MPs have uncovered massive waste in the EU’s aid spending programmes, to which the UK is a major contributor. Thanks to a culture within the European Commission which deems a project a success only when the full budget has been spent, programme managers are doubling up on staff unnecessarily and extending the length of their projects to use up spare funds.
The practices were uncovered by a report by MPs sitting on the International Development Committee into the use of funds to strengthen parliaments in developing countries. At the moment, the UK contributes 15 percent of the total EU budget in this area. The report was highly critical of the use of US and EU programs to channel British aid spending in this field.
The report cites Francois Duluc from the Assemblée Nationale, who told the committee: “I know you have a debate in the UK about the European budget. I must say that there is too much money in these European projects. Sometimes we do not know how to spend it. For example, in twinnings sometimes we have €3.5 million for two years. Parliamentary development is not expensive… It is difficult to spend €3.5 million in Albania or in Moldova or in Bosnia.
“Sometimes you have to make sure that the activities will be five days instead of two days, with four experts instead of two that could be able to do the same job. If you do not spend everything, the European Commission says, “You are not delivering properly on the ground” so you have to extend the length of the project.
“I could tell you stories for hours about European funding in terms of parliamentary assistance. I could do the same and have the same results—or sometimes absence of results—with half of the funding they provide every year to parliamentary assistance projects. If it is the same in the whole area of international development, there is a huge way of finding money and budgets to support other activities.”
In total, the UK spends £22.5 million directly on strengthening parliaments in countries including Afghanistan, Nigeria, Pakistan, Uganda and the Democratic Republic of the Congo. It also gives a further £3.5million a year to the EU and UN for the same purpose.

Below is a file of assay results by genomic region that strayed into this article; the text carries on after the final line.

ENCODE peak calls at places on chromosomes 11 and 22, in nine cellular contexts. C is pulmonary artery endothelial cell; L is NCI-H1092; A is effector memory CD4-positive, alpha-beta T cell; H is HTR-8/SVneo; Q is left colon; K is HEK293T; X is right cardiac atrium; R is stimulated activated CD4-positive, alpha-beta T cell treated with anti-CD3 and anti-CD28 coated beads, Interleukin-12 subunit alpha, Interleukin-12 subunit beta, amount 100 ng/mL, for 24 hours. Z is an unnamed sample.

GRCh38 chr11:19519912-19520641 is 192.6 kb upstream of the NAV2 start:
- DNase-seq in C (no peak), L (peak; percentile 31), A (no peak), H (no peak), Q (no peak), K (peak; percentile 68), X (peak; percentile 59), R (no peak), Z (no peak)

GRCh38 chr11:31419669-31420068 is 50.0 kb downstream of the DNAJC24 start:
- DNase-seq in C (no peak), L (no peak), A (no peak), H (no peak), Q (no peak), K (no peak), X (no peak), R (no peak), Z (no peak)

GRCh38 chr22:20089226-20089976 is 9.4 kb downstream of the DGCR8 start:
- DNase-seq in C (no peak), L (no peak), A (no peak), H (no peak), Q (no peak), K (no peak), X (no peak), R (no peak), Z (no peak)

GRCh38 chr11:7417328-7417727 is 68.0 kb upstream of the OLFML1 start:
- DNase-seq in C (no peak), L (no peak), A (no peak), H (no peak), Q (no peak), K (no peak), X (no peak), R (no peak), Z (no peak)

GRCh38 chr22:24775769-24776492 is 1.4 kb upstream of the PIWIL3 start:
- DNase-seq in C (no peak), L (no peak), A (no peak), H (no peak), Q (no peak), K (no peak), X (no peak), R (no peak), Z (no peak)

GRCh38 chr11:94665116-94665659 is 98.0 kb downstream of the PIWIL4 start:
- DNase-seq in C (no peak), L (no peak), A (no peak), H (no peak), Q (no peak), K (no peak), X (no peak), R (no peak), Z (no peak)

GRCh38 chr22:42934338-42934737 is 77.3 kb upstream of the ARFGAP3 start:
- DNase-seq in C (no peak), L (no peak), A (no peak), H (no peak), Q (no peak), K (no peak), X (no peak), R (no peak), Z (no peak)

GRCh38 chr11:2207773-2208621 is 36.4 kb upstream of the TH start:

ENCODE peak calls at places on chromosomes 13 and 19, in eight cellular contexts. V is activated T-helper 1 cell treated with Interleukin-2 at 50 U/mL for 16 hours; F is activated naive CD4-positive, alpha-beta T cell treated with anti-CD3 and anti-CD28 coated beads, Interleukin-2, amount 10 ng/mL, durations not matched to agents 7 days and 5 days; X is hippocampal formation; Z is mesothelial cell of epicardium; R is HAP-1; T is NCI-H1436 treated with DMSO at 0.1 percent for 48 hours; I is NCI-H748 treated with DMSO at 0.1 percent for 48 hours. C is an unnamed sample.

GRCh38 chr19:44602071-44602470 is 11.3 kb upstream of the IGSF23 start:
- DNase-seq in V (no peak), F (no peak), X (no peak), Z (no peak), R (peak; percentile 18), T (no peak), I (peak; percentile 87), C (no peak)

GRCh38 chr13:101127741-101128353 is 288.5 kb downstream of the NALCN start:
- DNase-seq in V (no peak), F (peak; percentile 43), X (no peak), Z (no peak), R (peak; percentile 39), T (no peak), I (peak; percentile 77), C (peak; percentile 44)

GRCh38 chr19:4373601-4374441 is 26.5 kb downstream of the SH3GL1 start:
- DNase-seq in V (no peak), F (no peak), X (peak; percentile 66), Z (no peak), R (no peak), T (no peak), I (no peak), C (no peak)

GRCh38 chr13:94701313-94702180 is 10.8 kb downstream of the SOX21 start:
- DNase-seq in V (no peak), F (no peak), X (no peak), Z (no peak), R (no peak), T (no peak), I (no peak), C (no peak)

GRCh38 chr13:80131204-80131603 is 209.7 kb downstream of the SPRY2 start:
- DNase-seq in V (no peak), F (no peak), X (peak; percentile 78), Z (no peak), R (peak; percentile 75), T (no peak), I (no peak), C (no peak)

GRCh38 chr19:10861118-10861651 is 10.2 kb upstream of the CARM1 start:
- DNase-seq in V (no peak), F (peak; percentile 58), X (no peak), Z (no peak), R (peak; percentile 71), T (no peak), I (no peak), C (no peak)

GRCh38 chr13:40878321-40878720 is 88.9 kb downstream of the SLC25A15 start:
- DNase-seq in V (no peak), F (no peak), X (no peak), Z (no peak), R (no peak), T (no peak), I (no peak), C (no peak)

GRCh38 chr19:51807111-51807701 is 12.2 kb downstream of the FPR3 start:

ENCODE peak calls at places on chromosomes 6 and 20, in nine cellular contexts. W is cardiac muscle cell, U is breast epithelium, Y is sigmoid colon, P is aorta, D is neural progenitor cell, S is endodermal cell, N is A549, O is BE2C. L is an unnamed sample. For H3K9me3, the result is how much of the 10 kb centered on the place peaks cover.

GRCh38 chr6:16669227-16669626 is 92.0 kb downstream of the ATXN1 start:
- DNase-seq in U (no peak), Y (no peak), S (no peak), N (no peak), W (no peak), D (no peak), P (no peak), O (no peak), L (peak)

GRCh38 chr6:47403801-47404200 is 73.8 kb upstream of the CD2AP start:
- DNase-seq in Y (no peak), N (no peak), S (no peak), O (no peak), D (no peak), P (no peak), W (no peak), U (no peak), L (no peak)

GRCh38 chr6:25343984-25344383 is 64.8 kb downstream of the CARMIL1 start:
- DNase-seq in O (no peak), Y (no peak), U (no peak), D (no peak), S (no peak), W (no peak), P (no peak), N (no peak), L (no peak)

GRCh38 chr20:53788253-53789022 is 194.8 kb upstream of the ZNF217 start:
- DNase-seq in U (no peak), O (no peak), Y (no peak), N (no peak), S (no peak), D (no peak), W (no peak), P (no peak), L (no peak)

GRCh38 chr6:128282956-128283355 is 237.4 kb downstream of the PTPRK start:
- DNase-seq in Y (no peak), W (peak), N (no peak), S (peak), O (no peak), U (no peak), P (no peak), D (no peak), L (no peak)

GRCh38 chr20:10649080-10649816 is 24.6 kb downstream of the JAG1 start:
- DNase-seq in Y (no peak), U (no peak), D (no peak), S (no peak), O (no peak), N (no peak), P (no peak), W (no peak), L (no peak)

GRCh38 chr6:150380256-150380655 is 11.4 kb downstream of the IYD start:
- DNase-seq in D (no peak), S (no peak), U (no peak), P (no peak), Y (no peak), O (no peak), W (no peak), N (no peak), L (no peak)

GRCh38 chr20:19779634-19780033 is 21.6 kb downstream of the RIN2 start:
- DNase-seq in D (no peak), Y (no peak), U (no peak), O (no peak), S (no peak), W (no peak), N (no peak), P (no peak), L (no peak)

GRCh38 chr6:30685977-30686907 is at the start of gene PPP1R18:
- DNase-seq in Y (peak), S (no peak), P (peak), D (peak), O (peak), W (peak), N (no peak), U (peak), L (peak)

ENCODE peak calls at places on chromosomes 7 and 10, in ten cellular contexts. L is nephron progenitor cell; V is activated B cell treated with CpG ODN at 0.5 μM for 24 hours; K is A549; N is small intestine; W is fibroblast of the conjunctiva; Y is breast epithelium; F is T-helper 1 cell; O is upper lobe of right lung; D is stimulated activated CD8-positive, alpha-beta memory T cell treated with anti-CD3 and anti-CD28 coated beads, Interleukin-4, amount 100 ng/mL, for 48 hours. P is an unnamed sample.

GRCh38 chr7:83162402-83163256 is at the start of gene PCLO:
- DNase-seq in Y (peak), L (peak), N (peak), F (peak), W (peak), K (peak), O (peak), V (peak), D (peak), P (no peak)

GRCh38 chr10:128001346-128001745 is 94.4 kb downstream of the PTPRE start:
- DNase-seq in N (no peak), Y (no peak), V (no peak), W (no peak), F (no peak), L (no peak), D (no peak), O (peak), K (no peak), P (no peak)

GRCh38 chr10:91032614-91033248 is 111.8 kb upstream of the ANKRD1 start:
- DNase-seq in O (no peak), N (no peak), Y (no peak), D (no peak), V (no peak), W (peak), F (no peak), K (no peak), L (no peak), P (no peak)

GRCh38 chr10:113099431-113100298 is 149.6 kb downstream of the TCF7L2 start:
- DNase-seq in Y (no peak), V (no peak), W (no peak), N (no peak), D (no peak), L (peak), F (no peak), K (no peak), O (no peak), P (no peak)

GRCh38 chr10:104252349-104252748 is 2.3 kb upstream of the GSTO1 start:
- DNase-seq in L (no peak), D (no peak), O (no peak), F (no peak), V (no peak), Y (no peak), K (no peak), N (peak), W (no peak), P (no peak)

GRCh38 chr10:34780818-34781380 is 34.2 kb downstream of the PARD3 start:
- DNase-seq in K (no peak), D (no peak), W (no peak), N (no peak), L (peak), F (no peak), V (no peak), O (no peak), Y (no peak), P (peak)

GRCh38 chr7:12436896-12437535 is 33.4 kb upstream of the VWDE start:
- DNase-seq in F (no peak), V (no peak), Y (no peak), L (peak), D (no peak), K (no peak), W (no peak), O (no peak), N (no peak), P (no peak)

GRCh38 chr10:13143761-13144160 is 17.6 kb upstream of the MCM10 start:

The United Nations Development Program, to which the UK also contributes, also came under fire for its “consistently poor performance record”. It has been criticised by the UN Board of Auditors for the past two years running for poor project management, delays in projects, and for failing to refund unspent monies in a timely fashion.
According to the Department for International Development (DFID), its total program budget for aid spending across the board was increased in 2013 to £10.3bn in 2014/15, and £11.1bn in 2015/16, in order to meet the government’s commitment to spend 0.7 percent of gross national Income on “official development assistance”.
But the department has been struggling to spend the money fast enough. Earlier this month Breitbart London reported that, in November and December of 2013, DFID had to offload more than £3.7 billion in order to reach their target – a splurge of £60 million a day. Consequently, the department admitted that “it may therefore have missed opportunities to get the best outcomes from this spending.”
Nonetheless, a DFID spokesman told the Daily Mail: “Investing in overseas development is creating a world that is healthier, more stable and increasingly prosperous and that is something Britain can be proud of. UK aid goes only where it is most needed and where it will deliver the very best results for taxpayers’ money.”